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Increased operating costs are affecting investors and dealers in capital markets across all major securities jurisdictions, and these rising costs are not just from new technology and compliance costs from regulatory reform. These costs are from the inexorable rise in fees charged by trading and clearing infrastructure in the marketplace, most particularly the rising cost of market data.

Market data costs are included in the cost of investing and typically passed through to the investor, and the rise in data fees has now reached the point of having a significant bearing on the costs of investing and on net investment returns. These large and rising data fees paid by asset managers will have a disproportionate impact on small specialized funds investing in speculative, small cap publicly listed and private equity shares, interfering with the capital formation process in the small business sector.

The traded prices of equity shares and exchange-traded funds on individual stock exchanges and trading platforms, and related array of stock market indices, are required by investors and dealers to ensure best trade execution, and to measure trading performance against defined index benchmarks for passively managed funds. This near-inelastic demand for transaction prices has given stock exchanges and other trading platforms the latitude to raise fees for their market data.

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The Investment Industry Association of Canada estimates that fees for market data have increased on average about 11 per cent a year during the past 13 years. (While it is difficult to obtain precise figures on historic trends in fees charged for equity transactional data because of frequent bundling and re-bundling of data packages, this estimate is based on stock-exchange revenue earned from data fees, compared with revenues from listing and execution.) This increase in data fees is astounding by any measure, especially in view of the modest underlying annual inflation of less than 2 per cent and technology applications that should lower the cost of data packaging and distribution. The reality is that higher revenue from market data has compensated for weaker trade execution revenue at stock exchanges, contributing to continued earnings gains and share price increases.

The phenomenon of relentlessly rising market data charges is similar in European capital markets and the United States. Copenhagen Economics, an independent consulting firm in Europe, has produced recent analysis indicating that fees for stock and ETF-transaction prices have been on a similar upward trajectory as Canada. The Securities Industry and Financial Markets Association has undertaken recent independent analysis of market data fees and concluded that data fees paid to stock exchanges in 2018 were at least 10 times higher than the same fees charged in 2010.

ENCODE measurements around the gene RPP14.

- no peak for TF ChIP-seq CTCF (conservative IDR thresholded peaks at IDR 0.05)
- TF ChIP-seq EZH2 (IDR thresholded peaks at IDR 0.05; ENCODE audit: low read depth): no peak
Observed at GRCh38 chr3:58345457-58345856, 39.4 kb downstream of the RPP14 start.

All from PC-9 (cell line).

Through all this, the regulators have been strangely benign, seemingly reluctant to disapprove continued requests for data fee increases. Some regulators, such as our Canadian Securities Administrators (CSA), have defined methodologies to assess proposed fees based on market share of the marketplaces, the rationale for the fee increases, the underlying costs to produce the data and resulting widening in margins and the fairness of charges to investors, particularly small investors.

In May of this year, the U.S. Securities and Exchange Commission (SEC) stepped up to the plate and announced a set of rigorous guidelines, SEC Staff Guidance on SRO Rule Filings Relating to Fees, that stock exchanges and marketplaces must follow when submitting requests for proposed market data charges. These guidelines are in response to recent renewed regulatory focus on market data fee increases, especially by the European Securities and Markets Authority (ESMA) in connection with new Markets in Financial Instruments Directive II requirements for transparent and reasonable data fees and, in the U.S., recent litigation between the stock exchanges and securities industry over data charges.

Canadian and foreign regulators may, based on the general wording of the regulation, ask marketplaces similar questions to justify their fee increases. However, in the U.S., stock exchanges must now explain and justify in detail, against a set of specific public interest guidelines and directions, why fee increases are reasonable and fair and what their impact is on competition and investors in the marketplace. Further, in June, the Nasdaq exchange initiated consultations on different data fee-setting arrangements among investors, reflecting concerns that data fees discourage Main Street investor participation in equity markets.

No longer will it be simply left to the discretion of the stock exchanges to give an open-ended explanation or rationale for fee increases. We know that foreign regulators, the CSA in Canada and ESMA in Europe, are watching developments in the U.S. closely, particularly to see if the new guidelines will break the steady upward trend in data fees charged to investors and intermediaries. We are hopeful the SEC action will spur a new approach to the scrutiny of market data fees in Canada.

Ian Russell is President and CEO of the Investment Industry of Canada and Past Chair of the International Council of Securities Associations

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